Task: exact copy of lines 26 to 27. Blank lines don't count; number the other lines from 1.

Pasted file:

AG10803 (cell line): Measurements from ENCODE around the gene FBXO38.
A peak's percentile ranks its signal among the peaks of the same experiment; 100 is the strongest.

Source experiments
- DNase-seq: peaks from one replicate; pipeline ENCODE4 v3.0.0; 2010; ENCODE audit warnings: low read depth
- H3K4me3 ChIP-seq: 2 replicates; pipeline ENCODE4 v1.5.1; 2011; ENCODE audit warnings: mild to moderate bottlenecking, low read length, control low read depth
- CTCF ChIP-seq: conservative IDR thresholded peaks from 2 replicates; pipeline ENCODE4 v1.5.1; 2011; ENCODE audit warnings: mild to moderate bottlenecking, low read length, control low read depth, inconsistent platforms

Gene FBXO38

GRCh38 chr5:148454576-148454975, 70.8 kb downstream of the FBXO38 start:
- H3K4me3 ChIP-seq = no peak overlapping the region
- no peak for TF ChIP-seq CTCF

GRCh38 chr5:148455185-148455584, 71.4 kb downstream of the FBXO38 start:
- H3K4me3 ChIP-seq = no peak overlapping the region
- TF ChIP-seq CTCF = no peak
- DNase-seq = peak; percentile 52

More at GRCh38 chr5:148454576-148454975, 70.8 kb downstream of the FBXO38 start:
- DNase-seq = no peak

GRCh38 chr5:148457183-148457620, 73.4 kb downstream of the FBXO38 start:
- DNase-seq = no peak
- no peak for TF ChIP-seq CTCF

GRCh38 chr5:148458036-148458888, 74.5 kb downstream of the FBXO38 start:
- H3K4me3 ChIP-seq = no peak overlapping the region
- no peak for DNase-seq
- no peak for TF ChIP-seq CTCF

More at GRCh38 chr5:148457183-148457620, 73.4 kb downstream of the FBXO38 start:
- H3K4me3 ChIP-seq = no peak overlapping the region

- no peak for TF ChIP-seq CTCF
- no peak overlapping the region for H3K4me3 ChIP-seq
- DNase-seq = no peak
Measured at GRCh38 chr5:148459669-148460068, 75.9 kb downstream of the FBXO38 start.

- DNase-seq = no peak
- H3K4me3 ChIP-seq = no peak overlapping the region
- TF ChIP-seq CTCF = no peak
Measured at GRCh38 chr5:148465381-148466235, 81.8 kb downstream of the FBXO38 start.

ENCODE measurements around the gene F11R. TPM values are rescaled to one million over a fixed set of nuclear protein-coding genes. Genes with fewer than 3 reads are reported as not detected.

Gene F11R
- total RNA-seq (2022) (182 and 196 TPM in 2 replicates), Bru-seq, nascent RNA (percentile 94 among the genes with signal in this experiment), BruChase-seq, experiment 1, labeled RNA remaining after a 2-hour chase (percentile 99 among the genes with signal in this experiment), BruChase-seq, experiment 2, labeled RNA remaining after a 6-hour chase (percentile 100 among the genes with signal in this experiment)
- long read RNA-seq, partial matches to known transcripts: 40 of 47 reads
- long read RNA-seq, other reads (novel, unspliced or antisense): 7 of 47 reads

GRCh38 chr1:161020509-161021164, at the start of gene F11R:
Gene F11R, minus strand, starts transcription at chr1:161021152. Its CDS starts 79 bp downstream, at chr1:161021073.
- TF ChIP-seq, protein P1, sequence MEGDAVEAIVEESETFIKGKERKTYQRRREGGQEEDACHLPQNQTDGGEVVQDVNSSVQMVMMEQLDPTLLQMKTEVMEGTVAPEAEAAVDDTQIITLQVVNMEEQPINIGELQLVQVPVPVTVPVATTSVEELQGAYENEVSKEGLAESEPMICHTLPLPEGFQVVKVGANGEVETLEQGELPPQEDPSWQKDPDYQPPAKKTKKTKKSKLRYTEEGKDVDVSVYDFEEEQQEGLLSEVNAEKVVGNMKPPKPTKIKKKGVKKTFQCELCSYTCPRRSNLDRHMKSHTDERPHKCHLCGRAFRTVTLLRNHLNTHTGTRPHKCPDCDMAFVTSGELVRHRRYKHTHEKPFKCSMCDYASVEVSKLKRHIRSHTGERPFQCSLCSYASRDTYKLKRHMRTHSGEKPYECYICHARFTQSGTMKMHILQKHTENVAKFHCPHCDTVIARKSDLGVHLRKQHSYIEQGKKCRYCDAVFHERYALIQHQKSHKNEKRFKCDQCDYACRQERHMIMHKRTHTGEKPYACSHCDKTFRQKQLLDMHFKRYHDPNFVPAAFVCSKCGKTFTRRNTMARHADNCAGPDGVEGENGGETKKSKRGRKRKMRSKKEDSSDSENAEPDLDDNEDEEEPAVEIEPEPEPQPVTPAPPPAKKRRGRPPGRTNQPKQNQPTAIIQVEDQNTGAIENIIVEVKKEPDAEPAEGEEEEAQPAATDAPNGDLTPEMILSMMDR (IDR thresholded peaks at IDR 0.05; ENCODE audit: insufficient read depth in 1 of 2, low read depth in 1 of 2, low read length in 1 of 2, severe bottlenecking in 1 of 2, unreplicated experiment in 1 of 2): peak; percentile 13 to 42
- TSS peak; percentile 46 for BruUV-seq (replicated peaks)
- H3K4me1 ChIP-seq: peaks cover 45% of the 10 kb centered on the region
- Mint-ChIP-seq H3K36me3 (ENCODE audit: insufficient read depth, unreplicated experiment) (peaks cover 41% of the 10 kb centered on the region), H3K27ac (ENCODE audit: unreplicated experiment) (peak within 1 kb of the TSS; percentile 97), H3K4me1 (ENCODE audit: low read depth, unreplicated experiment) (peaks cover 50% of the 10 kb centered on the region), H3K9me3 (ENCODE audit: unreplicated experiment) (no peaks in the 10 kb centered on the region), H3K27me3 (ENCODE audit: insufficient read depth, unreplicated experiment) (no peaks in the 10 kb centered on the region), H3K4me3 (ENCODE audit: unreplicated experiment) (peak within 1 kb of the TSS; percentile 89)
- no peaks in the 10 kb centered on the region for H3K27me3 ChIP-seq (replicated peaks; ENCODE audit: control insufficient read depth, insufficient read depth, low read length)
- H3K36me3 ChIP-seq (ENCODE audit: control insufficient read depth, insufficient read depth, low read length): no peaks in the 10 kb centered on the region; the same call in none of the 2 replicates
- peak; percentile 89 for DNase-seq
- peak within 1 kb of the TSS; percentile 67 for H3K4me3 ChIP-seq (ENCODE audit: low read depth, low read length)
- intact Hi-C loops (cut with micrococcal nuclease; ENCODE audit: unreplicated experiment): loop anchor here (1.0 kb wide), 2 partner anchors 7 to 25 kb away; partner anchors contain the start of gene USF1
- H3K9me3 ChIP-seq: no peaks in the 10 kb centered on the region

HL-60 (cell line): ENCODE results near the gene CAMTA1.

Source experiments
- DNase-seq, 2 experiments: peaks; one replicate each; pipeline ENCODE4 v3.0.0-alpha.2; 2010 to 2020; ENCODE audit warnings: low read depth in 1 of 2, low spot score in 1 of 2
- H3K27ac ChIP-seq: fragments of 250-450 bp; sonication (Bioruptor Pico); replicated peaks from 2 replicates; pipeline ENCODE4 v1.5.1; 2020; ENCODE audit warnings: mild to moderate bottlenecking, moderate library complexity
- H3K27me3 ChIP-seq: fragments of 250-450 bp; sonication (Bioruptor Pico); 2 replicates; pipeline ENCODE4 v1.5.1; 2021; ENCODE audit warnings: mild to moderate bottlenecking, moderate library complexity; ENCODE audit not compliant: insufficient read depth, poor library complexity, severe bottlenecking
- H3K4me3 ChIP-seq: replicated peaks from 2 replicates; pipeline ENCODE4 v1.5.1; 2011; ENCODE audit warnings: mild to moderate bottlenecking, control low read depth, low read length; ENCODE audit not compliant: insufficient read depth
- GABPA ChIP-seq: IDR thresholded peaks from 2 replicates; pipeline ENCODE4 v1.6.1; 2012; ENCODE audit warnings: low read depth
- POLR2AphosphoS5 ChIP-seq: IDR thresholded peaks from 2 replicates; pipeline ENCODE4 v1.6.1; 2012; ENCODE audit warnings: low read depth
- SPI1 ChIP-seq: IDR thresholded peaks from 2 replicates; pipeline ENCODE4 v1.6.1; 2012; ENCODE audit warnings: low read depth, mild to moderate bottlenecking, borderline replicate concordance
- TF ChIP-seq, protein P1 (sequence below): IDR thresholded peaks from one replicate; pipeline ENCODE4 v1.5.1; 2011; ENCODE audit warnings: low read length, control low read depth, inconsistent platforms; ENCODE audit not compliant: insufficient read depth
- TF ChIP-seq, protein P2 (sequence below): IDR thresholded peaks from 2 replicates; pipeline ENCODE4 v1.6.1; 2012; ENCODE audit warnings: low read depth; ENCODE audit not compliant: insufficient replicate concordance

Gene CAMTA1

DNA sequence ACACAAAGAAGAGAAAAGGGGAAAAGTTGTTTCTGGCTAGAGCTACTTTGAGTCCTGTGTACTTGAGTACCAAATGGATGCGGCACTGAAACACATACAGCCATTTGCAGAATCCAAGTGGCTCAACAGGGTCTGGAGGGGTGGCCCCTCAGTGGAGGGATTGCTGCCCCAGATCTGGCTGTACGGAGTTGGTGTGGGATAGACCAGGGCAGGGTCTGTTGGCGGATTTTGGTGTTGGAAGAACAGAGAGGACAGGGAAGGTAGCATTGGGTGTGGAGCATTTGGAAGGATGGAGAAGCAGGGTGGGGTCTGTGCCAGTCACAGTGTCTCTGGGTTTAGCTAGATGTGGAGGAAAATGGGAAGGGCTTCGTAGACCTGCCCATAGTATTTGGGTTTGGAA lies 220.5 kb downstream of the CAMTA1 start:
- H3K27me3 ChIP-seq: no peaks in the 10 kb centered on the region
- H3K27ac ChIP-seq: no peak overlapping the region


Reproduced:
- no peak for TF ChIP-seq CTCF
- no peak overlapping the region for H3K4me3 ChIP-seq